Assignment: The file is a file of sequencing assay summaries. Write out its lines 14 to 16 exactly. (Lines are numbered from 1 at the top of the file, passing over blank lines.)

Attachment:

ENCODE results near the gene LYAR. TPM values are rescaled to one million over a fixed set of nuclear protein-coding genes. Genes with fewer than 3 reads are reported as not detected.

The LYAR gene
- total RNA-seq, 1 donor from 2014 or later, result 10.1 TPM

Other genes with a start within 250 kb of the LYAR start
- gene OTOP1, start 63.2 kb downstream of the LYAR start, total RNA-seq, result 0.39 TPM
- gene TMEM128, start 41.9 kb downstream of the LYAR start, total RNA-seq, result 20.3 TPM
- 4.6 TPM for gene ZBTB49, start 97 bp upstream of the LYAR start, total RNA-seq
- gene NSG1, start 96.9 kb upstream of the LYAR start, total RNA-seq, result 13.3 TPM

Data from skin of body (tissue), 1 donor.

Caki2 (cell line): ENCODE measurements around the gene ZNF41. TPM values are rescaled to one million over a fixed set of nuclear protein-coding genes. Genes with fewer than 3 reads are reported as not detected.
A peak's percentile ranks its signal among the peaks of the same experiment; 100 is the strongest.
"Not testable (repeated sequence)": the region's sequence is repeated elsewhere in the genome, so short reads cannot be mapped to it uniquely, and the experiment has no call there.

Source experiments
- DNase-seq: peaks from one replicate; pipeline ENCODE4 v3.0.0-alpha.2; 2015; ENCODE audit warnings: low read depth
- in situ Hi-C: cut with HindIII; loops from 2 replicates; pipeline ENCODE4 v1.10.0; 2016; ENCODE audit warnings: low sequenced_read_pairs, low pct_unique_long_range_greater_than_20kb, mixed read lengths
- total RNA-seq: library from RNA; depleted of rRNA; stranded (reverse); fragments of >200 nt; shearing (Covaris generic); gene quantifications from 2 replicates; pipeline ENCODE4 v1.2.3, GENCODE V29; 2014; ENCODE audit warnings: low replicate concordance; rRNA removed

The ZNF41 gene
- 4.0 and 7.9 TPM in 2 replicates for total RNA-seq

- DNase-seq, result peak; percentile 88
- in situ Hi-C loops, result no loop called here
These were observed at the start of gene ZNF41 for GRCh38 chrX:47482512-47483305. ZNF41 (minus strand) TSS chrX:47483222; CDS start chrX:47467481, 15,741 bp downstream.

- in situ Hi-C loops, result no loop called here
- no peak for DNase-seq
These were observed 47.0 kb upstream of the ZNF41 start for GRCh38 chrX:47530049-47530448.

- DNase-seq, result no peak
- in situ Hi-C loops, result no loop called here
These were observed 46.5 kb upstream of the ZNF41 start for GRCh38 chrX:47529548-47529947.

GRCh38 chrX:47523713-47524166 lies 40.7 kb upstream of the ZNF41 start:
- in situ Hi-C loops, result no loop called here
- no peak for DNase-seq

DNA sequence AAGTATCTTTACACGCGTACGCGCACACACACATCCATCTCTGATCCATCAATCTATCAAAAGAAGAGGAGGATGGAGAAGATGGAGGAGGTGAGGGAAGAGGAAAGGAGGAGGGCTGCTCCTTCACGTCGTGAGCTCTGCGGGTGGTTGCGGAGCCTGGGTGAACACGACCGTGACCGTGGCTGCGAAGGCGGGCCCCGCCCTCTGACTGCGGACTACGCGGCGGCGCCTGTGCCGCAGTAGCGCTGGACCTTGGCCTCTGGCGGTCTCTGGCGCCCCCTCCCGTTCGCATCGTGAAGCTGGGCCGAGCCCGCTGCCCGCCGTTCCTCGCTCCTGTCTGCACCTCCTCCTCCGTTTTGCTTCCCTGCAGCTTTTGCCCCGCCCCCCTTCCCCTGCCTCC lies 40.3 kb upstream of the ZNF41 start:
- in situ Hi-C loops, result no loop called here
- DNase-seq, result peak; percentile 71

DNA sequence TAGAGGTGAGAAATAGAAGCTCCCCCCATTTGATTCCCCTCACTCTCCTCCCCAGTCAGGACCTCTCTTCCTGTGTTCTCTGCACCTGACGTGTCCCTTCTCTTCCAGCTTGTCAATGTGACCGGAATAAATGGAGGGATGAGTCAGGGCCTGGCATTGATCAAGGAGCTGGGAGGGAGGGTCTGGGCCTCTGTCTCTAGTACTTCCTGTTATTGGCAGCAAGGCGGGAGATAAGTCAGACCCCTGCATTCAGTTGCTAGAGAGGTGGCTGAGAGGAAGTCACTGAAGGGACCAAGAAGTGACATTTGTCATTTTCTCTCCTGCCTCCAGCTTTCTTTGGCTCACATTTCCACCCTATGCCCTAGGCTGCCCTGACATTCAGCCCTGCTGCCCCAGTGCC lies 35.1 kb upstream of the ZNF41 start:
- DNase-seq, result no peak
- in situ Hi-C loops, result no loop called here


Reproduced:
- DNase-seq: peaks from one replicate; pipeline ENCODE4 v3.0.0-alpha.2; 2015; ENCODE audit warnings: low read depth
- in situ Hi-C: cut with HindIII; loops from 2 replicates; pipeline ENCODE4 v1.10.0; 2016; ENCODE audit warnings: low sequenced_read_pairs, low pct_unique_long_range_greater_than_20kb, mixed read lengths
- total RNA-seq: library from RNA; depleted of rRNA; stranded (reverse); fragments of >200 nt; shearing (Covaris generic); gene quantifications from 2 replicates; pipeline ENCODE4 v1.2.3, GENCODE V29; 2014; ENCODE audit warnings: low replicate concordance; rRNA removed